Faculty Senate President George Bedell also addressed students at all three ceremonies. He joked about how he considered using artificial intelligence to write his speech, but then earnestly turned to the students to point out that the future is in fact, unwritten.

“And yet, while the future is unwritten, there is another truism that all of us in this room should feel good about – the writers of our future are right here before us,” he said. “I mean you – the CSM graduating class of 2023. You have embraced education, you have chosen to construct a foundation based on learning, and on knowledge, so that you may build a better and brighter future for yourselves and for all of us.”

CSM Board of Trustee Chair Shawn Coates introduced the keynote student speaker at each ceremony.

“Makayla Butler is going to share with us how when graduated from high school in 2020, she went straight into the workforce in order to save money for higher education,” Coates explained of the day’s first speaker. “After a winding journey of working at retail jobs during the pandemic, she turned to the College of Southern Maryland to explore deeper connections and possibilities for herself. Her first CSM internship turned into her current full-time position as a CSM Advising, Career, and Transfer Services Administrative Assistant – and I’m confident you will all be moved by her inspiring journey, and words of encouragement.”

05-2023-commencement-94.jpgButler, of Charles County, graduated with her Associate of Arts degree in Social Sciences and Arts and Sciences. She shared with her classmates how she discovered her love of sociology at CSM, and plans to pursue a career where she can help those in marginalized communities to relinquish their struggles and experience stability.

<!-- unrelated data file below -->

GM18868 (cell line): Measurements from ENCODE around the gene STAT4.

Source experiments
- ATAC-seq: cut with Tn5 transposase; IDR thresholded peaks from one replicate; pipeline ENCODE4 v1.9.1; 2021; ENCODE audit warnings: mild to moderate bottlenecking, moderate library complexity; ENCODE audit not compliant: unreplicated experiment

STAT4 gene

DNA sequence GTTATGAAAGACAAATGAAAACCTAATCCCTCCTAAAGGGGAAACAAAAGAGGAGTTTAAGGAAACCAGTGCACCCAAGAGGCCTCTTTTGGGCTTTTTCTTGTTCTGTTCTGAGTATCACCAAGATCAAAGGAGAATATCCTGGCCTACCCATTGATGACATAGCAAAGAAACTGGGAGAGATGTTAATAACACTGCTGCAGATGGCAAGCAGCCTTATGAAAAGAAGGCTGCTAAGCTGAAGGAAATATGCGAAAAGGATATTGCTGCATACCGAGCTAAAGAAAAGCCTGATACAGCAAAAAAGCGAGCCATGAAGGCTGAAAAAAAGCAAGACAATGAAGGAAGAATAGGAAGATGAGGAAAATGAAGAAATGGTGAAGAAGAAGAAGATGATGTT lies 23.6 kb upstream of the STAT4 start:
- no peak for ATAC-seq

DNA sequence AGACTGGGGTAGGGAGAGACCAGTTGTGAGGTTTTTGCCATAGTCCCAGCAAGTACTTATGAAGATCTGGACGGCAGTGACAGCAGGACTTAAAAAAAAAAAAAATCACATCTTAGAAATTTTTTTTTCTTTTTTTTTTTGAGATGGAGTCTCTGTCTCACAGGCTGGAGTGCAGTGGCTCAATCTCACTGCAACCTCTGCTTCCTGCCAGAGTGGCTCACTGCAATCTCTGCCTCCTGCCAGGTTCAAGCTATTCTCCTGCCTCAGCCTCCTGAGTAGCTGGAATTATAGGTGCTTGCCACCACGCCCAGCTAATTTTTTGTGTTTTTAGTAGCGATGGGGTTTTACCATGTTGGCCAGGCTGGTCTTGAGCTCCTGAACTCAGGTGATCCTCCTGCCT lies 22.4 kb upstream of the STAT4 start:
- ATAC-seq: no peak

“Who am I talking about when I say ‘marginalized communities?’” she asked. “Who, in our diverse community, am I advocating for? [The answer is] racial and ethnic minorities, the working class, women and sexual minorities, those of you who have disabilities, and anyone who has needlessly struggled to survive, even struggled with self-love. Today, my goal is to help people - the most vulnerable people in our communities who need it most – to see the value of education and help to mobilize them to have brighter futures.”

The graduate also surprised her family by sharing from the podium a very special secret. Her parents knew that she had been accepted to transfer to the University of Maryland-Baltimore County and the University of Maryland-College Park on a full tuition scholarship, but they didn’t know she had also been accepted to Duke and Georgetown universities. The news was met with resounding applause.

She credited her mom for her inspirational words that got her to, and through CSM, and had the audience repeat it back to her with her closing remarks: “Ain’t nothing to it, but to do it!”